“How old are you?” his father asked. “You are still quite young, considering what I know you have done recently.”

“One hundred and ninety six,” Chrístõ answered.

“A boy in years. A man in experiences.”


“At some time in your life… I’m not asking you for details. This is just mathematics. You were born when I was in this life. But I have regenerated since…”

“I was with you,” Chrístõ said. “I was still a schoolboy. It was frightening. But I came to terms with it. You were still my father. But… When I was very young… this is how I remember you. Here in this room, especially. I needed to see you here.”

“I’m glad you did,” his father answered. “Though it was, admittedly, a risk.”

“May I ask you…” Chrístõ added. “My mother… is she… where is she?”

“She is out carriage riding with her friend, the wife of the Earth Ambassador. The fresh air is good for her. She isn’t as well as she should be. But you would know that, of course. There’s another question I could ask of the future. But it would do neither of us any good to dwell on it. Besides, I think it is of the past we need to speak.”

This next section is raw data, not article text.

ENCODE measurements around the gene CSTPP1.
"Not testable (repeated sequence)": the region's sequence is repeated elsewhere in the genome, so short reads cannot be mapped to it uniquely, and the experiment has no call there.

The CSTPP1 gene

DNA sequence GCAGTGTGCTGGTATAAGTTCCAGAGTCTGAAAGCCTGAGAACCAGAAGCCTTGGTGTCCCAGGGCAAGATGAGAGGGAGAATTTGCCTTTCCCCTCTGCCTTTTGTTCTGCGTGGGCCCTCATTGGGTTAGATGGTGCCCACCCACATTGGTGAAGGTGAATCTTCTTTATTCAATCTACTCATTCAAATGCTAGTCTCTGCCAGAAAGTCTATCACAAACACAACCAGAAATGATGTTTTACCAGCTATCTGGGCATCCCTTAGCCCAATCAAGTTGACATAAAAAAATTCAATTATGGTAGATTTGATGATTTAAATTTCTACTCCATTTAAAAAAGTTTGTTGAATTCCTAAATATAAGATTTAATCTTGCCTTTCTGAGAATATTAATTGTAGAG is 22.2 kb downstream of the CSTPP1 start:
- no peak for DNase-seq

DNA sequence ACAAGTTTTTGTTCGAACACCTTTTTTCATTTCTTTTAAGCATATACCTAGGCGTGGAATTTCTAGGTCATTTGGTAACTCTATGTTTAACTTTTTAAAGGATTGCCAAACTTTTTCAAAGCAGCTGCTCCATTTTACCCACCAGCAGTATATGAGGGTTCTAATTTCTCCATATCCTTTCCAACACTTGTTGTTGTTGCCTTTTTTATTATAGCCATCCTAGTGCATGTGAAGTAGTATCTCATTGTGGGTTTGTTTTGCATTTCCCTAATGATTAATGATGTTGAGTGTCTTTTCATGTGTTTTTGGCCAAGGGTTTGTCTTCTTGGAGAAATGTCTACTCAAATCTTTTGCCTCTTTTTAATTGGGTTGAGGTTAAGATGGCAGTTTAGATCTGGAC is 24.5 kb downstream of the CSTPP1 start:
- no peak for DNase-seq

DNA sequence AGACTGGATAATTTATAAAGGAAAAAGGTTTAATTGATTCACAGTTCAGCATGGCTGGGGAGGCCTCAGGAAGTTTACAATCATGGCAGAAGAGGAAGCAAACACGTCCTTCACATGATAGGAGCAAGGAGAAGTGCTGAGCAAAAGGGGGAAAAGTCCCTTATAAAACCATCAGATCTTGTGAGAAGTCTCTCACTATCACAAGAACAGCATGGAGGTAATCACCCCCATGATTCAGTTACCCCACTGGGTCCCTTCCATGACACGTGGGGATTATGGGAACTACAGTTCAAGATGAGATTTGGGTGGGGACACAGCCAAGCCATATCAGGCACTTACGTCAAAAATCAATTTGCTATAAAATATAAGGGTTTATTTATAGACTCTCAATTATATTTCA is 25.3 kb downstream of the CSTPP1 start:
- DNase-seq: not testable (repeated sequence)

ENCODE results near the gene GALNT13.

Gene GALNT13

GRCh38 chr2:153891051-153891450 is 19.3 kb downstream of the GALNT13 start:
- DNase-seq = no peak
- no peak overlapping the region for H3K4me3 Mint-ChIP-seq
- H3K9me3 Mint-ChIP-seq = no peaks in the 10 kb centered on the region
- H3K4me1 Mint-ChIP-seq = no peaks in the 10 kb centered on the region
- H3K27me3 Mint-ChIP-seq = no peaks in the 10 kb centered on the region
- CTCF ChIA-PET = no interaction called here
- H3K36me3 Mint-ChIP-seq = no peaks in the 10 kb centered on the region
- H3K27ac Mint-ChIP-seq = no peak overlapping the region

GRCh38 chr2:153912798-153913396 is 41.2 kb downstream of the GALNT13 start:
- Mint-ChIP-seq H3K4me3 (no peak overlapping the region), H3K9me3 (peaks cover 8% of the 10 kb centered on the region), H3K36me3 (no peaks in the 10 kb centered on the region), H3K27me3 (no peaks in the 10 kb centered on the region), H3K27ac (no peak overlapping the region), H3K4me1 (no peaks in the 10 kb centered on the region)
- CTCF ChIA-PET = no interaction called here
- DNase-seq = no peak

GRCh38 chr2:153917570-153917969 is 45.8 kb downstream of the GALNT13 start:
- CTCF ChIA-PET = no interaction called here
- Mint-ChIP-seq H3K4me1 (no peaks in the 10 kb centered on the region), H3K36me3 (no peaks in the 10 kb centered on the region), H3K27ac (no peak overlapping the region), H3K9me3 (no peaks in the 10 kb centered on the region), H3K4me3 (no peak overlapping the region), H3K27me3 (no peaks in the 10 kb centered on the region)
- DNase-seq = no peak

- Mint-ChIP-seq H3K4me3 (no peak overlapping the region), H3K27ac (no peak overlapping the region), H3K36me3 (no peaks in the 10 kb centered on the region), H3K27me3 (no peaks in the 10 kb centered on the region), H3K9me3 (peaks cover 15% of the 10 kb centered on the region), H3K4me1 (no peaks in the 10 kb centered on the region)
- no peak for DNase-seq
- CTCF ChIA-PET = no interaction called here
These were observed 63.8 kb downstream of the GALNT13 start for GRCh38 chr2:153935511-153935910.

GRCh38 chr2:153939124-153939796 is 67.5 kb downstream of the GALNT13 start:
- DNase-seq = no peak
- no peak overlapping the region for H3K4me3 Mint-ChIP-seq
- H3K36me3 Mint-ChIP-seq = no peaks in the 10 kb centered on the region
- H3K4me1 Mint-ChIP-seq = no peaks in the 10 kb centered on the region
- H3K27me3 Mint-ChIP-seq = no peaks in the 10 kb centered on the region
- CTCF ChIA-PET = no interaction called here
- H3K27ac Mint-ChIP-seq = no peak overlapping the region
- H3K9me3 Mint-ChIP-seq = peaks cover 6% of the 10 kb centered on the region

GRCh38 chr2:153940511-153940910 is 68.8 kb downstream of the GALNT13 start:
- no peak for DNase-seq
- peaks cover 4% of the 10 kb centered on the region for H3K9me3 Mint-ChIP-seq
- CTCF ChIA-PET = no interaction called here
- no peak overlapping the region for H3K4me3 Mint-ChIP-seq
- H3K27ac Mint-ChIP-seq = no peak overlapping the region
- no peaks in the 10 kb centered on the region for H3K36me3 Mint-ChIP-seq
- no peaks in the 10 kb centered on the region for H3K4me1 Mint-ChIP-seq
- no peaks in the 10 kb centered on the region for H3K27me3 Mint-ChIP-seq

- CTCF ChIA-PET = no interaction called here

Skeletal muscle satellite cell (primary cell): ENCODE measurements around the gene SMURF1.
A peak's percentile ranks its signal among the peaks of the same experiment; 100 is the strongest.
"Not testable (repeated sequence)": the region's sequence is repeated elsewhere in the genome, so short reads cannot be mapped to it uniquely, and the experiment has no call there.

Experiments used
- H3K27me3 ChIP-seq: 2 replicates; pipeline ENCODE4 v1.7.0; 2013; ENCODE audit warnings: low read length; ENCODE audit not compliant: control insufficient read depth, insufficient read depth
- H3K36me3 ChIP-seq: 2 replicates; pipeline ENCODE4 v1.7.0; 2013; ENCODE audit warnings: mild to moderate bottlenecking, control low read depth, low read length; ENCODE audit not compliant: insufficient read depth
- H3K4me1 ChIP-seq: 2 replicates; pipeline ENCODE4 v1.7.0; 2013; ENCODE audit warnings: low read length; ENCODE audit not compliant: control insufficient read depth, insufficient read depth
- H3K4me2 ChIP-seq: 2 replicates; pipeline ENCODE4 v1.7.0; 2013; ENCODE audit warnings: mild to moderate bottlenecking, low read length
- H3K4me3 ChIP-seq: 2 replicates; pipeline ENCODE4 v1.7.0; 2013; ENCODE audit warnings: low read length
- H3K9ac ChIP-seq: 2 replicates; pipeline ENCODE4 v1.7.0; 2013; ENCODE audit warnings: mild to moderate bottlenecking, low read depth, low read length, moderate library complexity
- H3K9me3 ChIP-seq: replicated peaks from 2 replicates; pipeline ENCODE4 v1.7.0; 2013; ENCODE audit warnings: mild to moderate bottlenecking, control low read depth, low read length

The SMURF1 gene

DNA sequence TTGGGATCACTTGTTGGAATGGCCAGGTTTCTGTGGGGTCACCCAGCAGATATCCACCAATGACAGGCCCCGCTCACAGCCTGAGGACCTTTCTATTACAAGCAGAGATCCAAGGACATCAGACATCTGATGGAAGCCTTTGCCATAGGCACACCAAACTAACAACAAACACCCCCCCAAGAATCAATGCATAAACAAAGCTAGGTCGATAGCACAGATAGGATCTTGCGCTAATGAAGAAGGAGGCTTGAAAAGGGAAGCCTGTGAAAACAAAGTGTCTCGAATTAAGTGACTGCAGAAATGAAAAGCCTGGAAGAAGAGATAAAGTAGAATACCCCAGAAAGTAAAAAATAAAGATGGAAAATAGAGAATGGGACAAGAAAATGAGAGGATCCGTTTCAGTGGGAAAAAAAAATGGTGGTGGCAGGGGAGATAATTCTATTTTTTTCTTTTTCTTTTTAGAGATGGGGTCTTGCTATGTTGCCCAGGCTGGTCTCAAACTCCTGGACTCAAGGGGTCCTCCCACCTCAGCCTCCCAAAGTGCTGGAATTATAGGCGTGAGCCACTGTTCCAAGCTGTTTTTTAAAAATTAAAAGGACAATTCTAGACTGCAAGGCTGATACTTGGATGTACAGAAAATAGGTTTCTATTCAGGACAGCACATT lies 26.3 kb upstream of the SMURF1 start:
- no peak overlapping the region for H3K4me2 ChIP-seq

“I wish we didn’t,” Chrístõ said. “I wish I could just sit here with you, remembering these gentle, good times.” He reached and picked up the empty milk cup and smiled as he examined it closer. “It came from Mothercare…. On Earth. And it has a picture of Peter Rabbit on it. I think I’ve probably already outgrown Beatrix Potter.”

“You’ve almost outgrown Harry Potter!” his father confirmed. “But…” Their eyes met, man to man, and Chrístõ knew that there were more serious things to think of. “I know why you wanted to speak to me now. You want it settled in your mind before this mission is over and you speak to me again in your own present... with the face you’ve known last.”

“Yes,” he admitted. “And… you know what it is that troubles me.”